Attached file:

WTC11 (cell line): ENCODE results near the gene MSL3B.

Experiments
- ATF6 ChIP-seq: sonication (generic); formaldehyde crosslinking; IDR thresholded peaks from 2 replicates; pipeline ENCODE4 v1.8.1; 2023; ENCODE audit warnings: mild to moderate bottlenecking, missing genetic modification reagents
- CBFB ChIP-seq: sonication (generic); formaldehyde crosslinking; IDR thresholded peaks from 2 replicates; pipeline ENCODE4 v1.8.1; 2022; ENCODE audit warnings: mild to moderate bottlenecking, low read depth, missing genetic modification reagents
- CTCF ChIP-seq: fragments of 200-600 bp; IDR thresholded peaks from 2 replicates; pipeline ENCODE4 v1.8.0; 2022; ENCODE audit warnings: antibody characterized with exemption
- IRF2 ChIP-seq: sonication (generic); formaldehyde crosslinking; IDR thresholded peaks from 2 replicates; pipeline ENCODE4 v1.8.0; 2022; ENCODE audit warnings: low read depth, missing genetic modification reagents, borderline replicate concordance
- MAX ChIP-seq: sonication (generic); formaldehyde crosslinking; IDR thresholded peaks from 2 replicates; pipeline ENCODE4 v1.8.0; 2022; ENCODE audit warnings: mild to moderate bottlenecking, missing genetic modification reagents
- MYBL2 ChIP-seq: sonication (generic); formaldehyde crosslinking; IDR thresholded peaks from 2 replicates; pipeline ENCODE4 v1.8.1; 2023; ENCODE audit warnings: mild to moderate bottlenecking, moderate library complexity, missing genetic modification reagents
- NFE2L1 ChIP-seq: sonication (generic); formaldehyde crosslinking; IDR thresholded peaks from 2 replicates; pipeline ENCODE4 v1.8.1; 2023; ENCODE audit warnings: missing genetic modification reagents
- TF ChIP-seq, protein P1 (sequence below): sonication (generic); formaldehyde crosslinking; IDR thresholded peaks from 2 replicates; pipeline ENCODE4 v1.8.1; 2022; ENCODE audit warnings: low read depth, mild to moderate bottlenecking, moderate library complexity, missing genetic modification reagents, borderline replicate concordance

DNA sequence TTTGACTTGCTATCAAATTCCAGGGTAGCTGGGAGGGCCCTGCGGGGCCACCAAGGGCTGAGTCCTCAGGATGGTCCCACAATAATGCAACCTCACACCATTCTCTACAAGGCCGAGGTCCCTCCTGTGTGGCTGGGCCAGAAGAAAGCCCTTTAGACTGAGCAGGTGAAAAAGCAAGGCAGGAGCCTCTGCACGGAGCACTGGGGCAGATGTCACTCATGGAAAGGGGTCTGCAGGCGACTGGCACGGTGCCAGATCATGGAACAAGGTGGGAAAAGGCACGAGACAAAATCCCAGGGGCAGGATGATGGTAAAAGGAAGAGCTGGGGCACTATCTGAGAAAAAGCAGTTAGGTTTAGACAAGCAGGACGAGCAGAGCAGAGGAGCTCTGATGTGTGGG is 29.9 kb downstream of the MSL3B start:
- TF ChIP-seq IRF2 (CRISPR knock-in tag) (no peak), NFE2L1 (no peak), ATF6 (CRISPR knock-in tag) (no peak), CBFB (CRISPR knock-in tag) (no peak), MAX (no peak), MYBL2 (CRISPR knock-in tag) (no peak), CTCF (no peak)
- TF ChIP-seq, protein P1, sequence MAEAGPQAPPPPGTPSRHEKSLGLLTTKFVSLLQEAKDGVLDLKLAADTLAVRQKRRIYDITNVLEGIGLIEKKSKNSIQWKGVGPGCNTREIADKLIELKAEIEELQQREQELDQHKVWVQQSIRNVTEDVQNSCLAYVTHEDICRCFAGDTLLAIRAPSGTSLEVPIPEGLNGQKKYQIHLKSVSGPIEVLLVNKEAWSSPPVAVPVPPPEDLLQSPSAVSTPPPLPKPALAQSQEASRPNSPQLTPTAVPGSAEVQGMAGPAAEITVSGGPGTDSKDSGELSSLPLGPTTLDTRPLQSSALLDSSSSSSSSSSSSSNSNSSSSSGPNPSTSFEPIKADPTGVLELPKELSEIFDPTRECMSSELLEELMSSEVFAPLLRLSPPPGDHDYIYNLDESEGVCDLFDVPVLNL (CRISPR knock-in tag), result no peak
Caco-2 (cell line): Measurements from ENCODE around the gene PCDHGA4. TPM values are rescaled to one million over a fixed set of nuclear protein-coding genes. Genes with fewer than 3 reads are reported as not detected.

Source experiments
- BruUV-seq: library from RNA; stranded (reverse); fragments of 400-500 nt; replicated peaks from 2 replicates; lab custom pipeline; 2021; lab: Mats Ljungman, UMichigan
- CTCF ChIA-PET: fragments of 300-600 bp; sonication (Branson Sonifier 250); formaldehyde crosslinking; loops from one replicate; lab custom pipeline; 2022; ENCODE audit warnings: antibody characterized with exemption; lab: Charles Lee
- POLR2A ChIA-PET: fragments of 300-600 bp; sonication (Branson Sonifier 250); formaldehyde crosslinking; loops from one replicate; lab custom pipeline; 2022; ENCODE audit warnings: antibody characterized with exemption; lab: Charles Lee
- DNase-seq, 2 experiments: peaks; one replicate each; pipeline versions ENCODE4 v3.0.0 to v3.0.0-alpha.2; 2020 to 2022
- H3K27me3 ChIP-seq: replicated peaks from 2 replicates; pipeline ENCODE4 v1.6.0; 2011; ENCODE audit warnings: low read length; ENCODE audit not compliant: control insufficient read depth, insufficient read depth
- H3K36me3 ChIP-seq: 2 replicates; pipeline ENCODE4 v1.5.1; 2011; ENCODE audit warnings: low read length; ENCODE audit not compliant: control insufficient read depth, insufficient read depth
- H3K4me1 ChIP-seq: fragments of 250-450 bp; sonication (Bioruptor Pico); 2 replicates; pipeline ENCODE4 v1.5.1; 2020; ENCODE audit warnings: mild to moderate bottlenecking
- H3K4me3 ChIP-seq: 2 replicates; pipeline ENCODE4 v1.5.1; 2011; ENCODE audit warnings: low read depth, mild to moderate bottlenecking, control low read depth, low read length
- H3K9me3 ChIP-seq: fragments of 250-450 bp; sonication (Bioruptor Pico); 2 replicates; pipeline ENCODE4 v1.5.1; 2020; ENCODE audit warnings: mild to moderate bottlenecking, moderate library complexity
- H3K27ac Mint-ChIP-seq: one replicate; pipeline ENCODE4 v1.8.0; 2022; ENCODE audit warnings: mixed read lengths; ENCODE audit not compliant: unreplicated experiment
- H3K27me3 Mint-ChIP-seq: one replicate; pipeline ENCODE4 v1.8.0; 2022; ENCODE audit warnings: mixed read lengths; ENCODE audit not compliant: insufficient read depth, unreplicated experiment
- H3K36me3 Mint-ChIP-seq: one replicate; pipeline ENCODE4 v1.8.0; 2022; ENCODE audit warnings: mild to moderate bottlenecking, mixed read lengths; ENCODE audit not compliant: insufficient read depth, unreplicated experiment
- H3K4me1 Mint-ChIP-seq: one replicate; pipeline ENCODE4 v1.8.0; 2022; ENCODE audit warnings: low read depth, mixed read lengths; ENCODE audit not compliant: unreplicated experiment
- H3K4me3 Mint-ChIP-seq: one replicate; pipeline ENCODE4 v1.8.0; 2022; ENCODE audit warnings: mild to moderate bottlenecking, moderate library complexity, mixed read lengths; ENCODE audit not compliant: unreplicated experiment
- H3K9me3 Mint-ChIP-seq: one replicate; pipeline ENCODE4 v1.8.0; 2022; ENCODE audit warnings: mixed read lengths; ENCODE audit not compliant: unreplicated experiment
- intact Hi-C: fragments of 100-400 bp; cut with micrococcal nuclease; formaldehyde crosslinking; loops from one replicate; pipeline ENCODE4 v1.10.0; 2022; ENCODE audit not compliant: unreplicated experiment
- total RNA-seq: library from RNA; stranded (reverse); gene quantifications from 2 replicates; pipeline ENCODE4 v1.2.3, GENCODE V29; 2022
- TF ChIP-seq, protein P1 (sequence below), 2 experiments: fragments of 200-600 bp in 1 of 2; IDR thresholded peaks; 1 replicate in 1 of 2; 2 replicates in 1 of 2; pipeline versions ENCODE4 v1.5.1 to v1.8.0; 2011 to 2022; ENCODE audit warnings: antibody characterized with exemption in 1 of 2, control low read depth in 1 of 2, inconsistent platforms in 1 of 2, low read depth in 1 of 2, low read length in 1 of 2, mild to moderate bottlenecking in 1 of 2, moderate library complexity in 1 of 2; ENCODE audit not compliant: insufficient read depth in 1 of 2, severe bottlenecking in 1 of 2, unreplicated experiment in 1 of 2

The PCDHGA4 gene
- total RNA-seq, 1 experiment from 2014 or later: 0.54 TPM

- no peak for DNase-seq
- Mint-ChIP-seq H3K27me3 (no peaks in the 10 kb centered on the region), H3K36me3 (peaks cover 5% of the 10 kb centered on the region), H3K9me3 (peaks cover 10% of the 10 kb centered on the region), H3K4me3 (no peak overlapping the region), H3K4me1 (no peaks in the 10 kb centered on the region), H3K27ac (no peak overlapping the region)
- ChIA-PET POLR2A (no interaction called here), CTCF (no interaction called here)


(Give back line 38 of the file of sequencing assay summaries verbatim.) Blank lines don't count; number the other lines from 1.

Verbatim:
- ChIA-PET POLR2A (no interaction called here), CTCF (no interaction called here)